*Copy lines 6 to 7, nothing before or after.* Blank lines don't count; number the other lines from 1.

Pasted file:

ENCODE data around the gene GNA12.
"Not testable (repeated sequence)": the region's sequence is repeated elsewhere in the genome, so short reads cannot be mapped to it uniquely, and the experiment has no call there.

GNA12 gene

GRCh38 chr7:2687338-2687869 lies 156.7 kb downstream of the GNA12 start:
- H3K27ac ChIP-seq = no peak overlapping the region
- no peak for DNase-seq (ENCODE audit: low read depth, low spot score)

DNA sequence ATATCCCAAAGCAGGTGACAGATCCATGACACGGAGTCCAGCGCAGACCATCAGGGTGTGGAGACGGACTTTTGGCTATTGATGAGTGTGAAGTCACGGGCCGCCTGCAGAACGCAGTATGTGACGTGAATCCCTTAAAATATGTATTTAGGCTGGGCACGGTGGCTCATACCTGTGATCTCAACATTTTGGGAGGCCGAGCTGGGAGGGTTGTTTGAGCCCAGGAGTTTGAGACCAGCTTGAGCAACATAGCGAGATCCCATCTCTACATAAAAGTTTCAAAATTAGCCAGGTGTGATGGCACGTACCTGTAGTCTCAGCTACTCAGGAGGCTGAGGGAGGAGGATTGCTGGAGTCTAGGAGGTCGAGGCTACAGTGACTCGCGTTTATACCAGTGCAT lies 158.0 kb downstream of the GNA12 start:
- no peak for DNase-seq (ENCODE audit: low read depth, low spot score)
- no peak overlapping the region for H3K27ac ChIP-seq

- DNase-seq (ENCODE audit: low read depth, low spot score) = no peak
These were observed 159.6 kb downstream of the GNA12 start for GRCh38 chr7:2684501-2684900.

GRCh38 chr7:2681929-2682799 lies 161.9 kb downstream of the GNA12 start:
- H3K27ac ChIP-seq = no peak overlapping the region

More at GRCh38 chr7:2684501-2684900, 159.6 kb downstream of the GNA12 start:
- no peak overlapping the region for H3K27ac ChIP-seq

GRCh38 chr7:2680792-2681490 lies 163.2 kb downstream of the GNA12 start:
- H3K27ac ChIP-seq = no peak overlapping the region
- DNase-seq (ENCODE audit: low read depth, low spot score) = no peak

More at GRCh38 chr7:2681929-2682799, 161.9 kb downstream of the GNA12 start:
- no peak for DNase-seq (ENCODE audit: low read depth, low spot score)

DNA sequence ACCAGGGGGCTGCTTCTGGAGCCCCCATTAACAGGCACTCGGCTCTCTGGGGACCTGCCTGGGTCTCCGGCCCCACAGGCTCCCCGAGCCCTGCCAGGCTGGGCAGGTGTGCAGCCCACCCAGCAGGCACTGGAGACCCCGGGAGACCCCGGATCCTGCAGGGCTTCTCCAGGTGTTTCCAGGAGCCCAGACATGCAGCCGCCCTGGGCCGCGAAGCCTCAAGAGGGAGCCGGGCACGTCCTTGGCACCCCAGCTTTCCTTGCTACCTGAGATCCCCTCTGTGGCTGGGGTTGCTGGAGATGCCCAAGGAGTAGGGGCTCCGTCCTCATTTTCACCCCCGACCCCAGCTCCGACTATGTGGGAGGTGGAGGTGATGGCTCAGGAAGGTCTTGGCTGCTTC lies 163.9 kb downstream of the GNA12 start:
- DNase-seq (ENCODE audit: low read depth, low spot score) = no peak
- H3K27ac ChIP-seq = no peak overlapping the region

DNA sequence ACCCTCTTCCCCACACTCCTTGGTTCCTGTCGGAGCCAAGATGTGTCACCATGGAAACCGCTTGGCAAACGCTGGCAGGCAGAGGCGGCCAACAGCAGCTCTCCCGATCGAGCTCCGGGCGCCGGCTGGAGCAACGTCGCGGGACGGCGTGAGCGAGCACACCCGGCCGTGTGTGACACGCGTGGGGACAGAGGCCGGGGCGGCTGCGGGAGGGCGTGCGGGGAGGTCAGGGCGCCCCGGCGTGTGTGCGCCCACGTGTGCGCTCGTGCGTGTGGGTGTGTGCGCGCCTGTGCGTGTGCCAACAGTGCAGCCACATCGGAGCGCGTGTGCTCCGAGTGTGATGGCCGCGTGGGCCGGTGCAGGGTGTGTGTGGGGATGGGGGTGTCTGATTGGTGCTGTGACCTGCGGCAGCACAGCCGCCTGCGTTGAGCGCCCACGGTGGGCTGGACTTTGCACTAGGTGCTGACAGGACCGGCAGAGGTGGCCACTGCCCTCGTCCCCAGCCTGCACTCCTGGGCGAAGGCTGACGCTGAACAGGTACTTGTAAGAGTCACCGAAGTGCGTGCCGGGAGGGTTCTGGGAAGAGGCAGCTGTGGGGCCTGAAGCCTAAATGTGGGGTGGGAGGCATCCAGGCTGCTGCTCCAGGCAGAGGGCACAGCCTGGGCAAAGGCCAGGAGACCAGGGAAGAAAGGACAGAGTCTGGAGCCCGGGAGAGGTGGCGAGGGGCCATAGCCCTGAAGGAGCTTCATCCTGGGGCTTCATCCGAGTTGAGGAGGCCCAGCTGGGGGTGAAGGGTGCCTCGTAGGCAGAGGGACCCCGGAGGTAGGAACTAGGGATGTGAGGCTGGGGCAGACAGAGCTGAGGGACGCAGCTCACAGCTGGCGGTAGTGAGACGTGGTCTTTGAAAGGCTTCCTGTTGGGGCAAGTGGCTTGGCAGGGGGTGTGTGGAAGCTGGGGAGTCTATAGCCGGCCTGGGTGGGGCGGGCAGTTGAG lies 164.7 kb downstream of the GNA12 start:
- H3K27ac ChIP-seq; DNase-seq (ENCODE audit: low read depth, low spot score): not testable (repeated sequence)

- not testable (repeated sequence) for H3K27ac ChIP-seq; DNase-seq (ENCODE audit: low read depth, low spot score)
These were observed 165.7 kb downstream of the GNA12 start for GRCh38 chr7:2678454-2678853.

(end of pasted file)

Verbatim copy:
- no peak for DNase-seq (ENCODE audit: low read depth, low spot score)

DNA sequence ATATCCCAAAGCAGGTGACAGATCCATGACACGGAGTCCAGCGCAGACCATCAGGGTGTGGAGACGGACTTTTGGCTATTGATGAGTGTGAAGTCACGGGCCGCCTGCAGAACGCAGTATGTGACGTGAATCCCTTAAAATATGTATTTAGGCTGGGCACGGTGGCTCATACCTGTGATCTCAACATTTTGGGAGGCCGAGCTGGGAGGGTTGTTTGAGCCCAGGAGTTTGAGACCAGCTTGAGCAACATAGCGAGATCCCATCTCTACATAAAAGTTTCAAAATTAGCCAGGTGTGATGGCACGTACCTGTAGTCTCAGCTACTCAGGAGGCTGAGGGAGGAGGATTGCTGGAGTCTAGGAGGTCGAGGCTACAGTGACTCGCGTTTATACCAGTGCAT lies 158.0 kb downstream of the GNA12 start: